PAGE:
The problem of effecting a smooth and inaudible change of bow at the nut (most players do it well at the point) is one that long occupied the thoughts of our greatest teachers. The consensus seems to be that a very minute mixture of wrist and finger movement is the easiest and best way of bringing about the desired result. Large movements entirely defeat the objective and give rise to an audible change.
Michael Zabludow, The Strad, November 1958
As the bow travels from heel to point, as well as the angle of the hand changing, the contact point of the first finger on the bow also has to change. Note that this change is never made consciously but happens naturally.
If this movement is restricted the give has to occur somewhere else. Typically the wrist becomes hypermobile, rising too high at the heel and sinking too low at the point. This excessive wrist motion is called ‘hills and valleys’ and can easily disturb the smooth passage of the bow
Simon Fischer, The Strad, December 2002
The movement of wrist and fingers are matters of the utmost delicacy and importance in the regulation of sound production, particularly where changes in bow direction are concerned. To fully appreciate this, one might, as a test, first attempt an up-to-down change at the frog with the wrist and fingers rigid. One quickly realises that a smooth change with consistent bow pressure is virtually impossible under these circumstances.
The hold must be at once solid and secure while at the same time supple enough to permit fine and rapid adjustments. A most crucial action of the wrist and fingers occurs at the frog during the legato bow change. In this, the behaviour of the hand and fingers resembles that of the bristles of a paint brush in a side-to-side stroke. Even as the arm begins to change direction (from up to down), the relaxed wrist allows the hand and fingers to lag behind so that, momentarily, they continue to draw the stick upward. Then almost immediately after the initiation of the down-stroke by the arm, the hand and fingers reverse and follow.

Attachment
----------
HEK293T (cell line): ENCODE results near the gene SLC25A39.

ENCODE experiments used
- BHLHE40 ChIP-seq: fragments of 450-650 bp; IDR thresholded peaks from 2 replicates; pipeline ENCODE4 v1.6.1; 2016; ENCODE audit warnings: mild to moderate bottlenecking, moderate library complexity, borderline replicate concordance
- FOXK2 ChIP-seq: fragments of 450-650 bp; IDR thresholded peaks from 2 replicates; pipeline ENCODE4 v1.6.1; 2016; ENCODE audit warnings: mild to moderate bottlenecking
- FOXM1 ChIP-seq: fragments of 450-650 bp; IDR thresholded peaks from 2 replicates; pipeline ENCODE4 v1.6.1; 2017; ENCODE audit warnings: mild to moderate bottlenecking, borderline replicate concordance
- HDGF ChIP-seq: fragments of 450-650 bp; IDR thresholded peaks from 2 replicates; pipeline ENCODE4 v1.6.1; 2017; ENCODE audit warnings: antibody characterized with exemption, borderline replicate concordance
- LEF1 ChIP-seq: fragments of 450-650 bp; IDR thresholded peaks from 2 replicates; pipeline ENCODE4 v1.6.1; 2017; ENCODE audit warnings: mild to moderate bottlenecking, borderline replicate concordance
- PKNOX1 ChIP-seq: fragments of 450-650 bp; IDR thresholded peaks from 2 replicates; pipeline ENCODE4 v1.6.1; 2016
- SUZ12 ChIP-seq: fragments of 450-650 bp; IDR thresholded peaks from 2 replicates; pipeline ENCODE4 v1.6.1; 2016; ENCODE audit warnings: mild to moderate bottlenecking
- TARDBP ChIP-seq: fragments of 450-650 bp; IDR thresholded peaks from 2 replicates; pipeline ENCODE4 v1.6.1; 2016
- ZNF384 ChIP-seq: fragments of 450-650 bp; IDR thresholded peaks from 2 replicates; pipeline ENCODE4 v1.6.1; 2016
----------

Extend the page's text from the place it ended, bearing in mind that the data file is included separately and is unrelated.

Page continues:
Robert Drew and Karen Tuttle, The Strad, October 1993
Galamian discusses bowing technique as ‘a system of springs’ that is partly artificial (the resilience of the bow hair and stick) and partly natural (the joints of the shoulder, elbow, wrist, fingers and thumb). His ideal bow hold allows the freest play of all the springs involved in terms of their interaction and coordination. His ‘natural’ bow grip stresses comfort and freedom, but is subject to constant modification according to the bow division employed, dynamic changes and the tonal quality desired. Smooth bow changes depend on decreasing the bow speed and lightening its pressure before the change.
Robin Stowell, The Strad, February 2008
It is important to encourage more playing at the heel of the bow in young string players. This section of the bow is often ignored completely as the tone here is scratchy at first and the bow feels unbalanced. However, as with playing near the bridge, no really good sound can be produced and no smooth changes of the bow executed until playing at the heel has been mastered. Here the position of the little finger and the upper arm are of prime importance and must be frequently checked. The teacher must also give constant reminders to the pupil to reach the heel on every slow whole bow.
Eta Cohen, The Strad, June 1979
In smooth détaché strokes the bow speed and pressure are even, and the strokes are connected to each other seamlessly without a break or alteration in the sound.
To make a smooth bow change in simple détaché:
1. Very slightly slow down the bow an instant before the bow changes direction.
2. At the same time very slightly lighten the pressure
The factors that most commonly disturb the bow change are suddenly increasing the bow speed just before changing direction, lightening the bow excessively at the point or over-pressing at the heel.
Simon Fischer, The Strad, May 2001